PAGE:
I’ve been meaning to follow up on Keir’s post about the “explosion of sincerity” for weeks now, so here are some threads I’m trying to pull together…

In Déjà Vu and the End of History Virno talks about how we appear to be living through an era of hyper-historicity, trapped in a pattern of permanently recycling and reworking everything. On a superficial level we can point to the ceaseless cultural regurgitation that’s symptomatic of postmodernism: from Mad Max to TFI Friday to this bollocks, there’s no end to retromania (and if I tried harder, I could probably think of something that’s actually a re-make of a re-make). But Virno also makes reference to the Society of the Spectacle, the idea that we collect our own lives while they are passing: the present is duplicated as the spectacle of the present and we end up watching ourselves live. This has real consequences. As Virno puts it:

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While not all the Free Association are currently members of Plan C it’s fair to say that involvement in that organisation has re-directed at least some of the energies that would otherwise have gone here. To illustrate that I thought I’d share a ‘position paper’ I wrote for Plan C which has just been published on their website: On Social Strikes and Directional Demands.

I was planning to post this along with the notes from our recent talk on comedy, but Keir beat me to it. Timing is everything, apparently…

It’s the third section of that talk – the one on the hyper-ironisation of contemporary culture – that’s been nagging away at me. In one sense it feels self-evidently true: the hollow laughter of the cynic has largely taken the place of meaningful political action. Bantz, trolling, 4chan, doing it for the lulz… And it’s not hard to understand why when the times we live in are beyond satire.

So last Saturday three communists walked into Duffy’s bar in Leicester and started talking about economic crisis, pop music and comedy. Let me give you a summary.

The talk was in three sections. The first set the scene of pervasive crisis. Arguing that in this context we should expect the rise of characters who seem to signify the spirit of the times and that people identify with politically. In the crisis of the 1930s these figures tended to be political leaders but in the 1960s and 70s, after the birth of pop culture, such figures were equally likely to be pop stars. In the current crisis this seems to have changed. By raising the examples of Russell Brand, Beppe Grillo and Dieudonné we suggest that figures of political identification (on both the Left and the Right) are now more likely to be comedians than pop stars.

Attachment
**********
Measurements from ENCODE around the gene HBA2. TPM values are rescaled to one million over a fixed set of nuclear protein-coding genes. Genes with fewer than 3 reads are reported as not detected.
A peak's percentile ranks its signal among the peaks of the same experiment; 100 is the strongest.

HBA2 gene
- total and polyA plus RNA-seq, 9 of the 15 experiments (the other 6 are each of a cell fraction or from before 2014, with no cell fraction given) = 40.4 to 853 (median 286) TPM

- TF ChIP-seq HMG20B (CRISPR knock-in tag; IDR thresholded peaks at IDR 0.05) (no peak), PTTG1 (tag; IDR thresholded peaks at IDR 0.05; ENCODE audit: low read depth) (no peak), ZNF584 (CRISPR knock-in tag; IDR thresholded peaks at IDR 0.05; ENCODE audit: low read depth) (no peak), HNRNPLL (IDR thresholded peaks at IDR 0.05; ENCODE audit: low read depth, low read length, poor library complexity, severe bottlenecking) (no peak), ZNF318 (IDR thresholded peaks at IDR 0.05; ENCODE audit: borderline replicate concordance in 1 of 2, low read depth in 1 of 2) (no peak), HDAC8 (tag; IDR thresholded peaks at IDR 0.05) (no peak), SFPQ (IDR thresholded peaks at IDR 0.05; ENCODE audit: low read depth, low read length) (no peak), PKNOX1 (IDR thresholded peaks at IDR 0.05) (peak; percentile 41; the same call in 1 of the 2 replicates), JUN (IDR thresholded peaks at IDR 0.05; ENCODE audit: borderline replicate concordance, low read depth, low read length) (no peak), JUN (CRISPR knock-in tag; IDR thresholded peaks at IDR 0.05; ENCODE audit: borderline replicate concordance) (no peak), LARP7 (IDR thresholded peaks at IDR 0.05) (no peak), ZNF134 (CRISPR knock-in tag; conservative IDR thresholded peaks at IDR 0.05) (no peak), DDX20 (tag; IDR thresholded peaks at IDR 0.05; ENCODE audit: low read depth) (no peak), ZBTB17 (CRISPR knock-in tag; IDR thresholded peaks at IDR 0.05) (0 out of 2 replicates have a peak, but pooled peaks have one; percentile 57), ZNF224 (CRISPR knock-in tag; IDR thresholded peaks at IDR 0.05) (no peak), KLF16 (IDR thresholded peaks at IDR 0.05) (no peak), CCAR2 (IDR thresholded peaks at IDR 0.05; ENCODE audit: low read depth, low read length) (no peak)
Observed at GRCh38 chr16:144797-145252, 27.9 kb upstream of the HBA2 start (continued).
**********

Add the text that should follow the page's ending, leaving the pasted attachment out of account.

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I’m at a bike shop in central London. I’m being fitted for a new frame. I’ve had some serious problems with my back and my best bike, its pro geometry never really suitable for me even when I did race, is now definitely inappropriate. Julian, who’s sorting me out, asks me about racing and I mention my club Ferryhill Wheelers. Ah, he’s seen that name when he’s looked at results for over-50s races. I do a double-take and look at Julian more closely. This guy’s in his fifties? I would’ve put him at around my age. Turns out he’s 56. Must be something keeping him looking young. Perhaps it’s cycling. Or maybe love of life. He’s just returned from a holiday celebrating his first wedding anniversary. Congratulations. He tells me that he and his partner, now wife, have been together for decades, they’ve got a couple of teenage kids, but last year decideded to get married. That’s interesting, I think, getting married only once your kids have almost left home isn’t normal. I’m drawn to him.

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There’s a great interview here with Mark Stewart of early post-punks the Pop Group — by Diane Kamikaze on wfmu.

Can’t capture it all here, but the conversation ranges seamlessly across music, politics, culture, innovation, DIY, group dynamics, magic, ethics and the repetition of history. He even mentions zombies. As punk as fuck.

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Why aren’t the British middle classes staging a revolution?”, asks Telegraph columnist Alex Pound.

Why aren’t the middle classes revolting? Words you probably never thought you’d read in the Telegraph. Words which, as a Gladstonian Liberal, I never thought I’d write. But seriously, why aren’t we seeing scenes reminiscent of Paris in 1968? Moscow in 1917? Boston in 1773?

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For me, one of the best things about last weekend’s FAST FORWARD festival was seeing two comrades I organised with in the early- to mid-1990s. We’ve been involved in different political projects over the intervening two decades, we live in different cities, different countries even. But every year or so I encounter one or the other of them. At some demonstration or protest. At a conference. Maybe a social event where there’s a bunch of politicos. I like the fact that we share political histories stretching back a quarter-century. I like it that I know these people who keep turning up, on the streets (or in the fields — I’m thinking of the summit protests of the counter-globalisation movement and climate camps), in our political meeting spaces, like bad pennies. Enoch Root types. The radical. Enoch the Red. It’s definitely to the credit of Plan C, FAST FORWARD and its organisers, that these bad pennies were attracted to the festival.